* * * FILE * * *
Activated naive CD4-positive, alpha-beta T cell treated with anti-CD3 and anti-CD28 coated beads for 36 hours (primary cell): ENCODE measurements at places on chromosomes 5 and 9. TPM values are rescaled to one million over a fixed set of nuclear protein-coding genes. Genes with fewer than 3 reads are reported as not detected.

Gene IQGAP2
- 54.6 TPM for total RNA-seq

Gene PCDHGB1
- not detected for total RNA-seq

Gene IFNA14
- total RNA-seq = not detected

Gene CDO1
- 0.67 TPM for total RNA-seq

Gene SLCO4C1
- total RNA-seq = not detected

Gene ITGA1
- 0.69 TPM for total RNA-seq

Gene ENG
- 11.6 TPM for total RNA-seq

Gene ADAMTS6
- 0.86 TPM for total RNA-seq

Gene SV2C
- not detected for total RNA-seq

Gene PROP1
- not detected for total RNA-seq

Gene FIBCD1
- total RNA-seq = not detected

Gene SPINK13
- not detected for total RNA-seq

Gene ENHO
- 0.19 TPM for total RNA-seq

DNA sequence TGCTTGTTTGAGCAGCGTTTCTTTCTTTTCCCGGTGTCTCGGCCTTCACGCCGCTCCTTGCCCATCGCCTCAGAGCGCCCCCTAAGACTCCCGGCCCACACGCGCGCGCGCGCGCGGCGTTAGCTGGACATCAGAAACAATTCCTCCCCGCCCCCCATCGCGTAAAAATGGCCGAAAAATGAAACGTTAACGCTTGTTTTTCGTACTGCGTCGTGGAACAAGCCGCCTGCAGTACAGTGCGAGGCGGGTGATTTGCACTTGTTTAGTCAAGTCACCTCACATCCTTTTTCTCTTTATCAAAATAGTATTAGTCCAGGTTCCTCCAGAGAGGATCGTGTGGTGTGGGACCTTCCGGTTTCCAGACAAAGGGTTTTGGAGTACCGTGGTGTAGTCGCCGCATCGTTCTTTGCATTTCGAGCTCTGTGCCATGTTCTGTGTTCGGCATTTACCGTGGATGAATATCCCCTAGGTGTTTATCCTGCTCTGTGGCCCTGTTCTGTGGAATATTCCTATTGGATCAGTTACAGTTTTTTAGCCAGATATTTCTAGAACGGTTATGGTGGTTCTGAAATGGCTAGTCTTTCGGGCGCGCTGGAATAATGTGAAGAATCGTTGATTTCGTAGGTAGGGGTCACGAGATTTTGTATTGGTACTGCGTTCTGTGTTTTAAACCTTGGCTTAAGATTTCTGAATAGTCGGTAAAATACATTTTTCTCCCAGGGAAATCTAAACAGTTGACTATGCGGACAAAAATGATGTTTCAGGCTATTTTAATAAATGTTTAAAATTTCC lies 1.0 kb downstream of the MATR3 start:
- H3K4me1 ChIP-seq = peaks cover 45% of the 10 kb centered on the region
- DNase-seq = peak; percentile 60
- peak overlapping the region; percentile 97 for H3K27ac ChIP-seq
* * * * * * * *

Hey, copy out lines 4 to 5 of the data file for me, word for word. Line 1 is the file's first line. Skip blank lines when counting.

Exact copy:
Gene PCDHGB1
- not detected for total RNA-seq